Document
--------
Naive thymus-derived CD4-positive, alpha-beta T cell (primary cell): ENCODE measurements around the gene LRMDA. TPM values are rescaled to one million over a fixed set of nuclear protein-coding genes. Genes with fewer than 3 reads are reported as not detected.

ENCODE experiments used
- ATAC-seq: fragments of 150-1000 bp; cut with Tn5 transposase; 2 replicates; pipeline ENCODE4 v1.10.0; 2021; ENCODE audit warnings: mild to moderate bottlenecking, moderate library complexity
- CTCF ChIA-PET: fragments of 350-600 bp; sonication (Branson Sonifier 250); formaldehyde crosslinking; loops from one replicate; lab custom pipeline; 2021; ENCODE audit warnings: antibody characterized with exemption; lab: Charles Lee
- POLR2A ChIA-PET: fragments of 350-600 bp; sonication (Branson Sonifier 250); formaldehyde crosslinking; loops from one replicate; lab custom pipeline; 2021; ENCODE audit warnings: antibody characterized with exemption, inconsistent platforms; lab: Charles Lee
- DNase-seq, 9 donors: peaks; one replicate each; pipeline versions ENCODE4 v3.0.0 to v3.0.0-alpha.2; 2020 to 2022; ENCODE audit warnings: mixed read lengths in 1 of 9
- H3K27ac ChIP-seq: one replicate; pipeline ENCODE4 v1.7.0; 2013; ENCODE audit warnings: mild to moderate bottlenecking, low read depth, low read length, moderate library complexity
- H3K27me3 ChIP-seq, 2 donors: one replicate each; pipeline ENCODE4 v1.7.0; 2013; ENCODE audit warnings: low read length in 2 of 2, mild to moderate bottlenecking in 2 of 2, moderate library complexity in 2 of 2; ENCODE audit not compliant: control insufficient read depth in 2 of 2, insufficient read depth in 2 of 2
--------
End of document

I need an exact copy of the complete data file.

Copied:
Naive thymus-derived CD4-positive, alpha-beta T cell (primary cell): ENCODE measurements around the gene LRMDA. TPM values are rescaled to one million over a fixed set of nuclear protein-coding genes. Genes with fewer than 3 reads are reported as not detected.

ENCODE experiments used
- ATAC-seq: fragments of 150-1000 bp; cut with Tn5 transposase; 2 replicates; pipeline ENCODE4 v1.10.0; 2021; ENCODE audit warnings: mild to moderate bottlenecking, moderate library complexity
- CTCF ChIA-PET: fragments of 350-600 bp; sonication (Branson Sonifier 250); formaldehyde crosslinking; loops from one replicate; lab custom pipeline; 2021; ENCODE audit warnings: antibody characterized with exemption; lab: Charles Lee
- POLR2A ChIA-PET: fragments of 350-600 bp; sonication (Branson Sonifier 250); formaldehyde crosslinking; loops from one replicate; lab custom pipeline; 2021; ENCODE audit warnings: antibody characterized with exemption, inconsistent platforms; lab: Charles Lee
- DNase-seq, 9 donors: peaks; one replicate each; pipeline versions ENCODE4 v3.0.0 to v3.0.0-alpha.2; 2020 to 2022; ENCODE audit warnings: mixed read lengths in 1 of 9
- H3K27ac ChIP-seq: one replicate; pipeline ENCODE4 v1.7.0; 2013; ENCODE audit warnings: mild to moderate bottlenecking, low read depth, low read length, moderate library complexity
- H3K27me3 ChIP-seq, 2 donors: one replicate each; pipeline ENCODE4 v1.7.0; 2013; ENCODE audit warnings: low read length in 2 of 2, mild to moderate bottlenecking in 2 of 2, moderate library complexity in 2 of 2; ENCODE audit not compliant: control insufficient read depth in 2 of 2, insufficient read depth in 2 of 2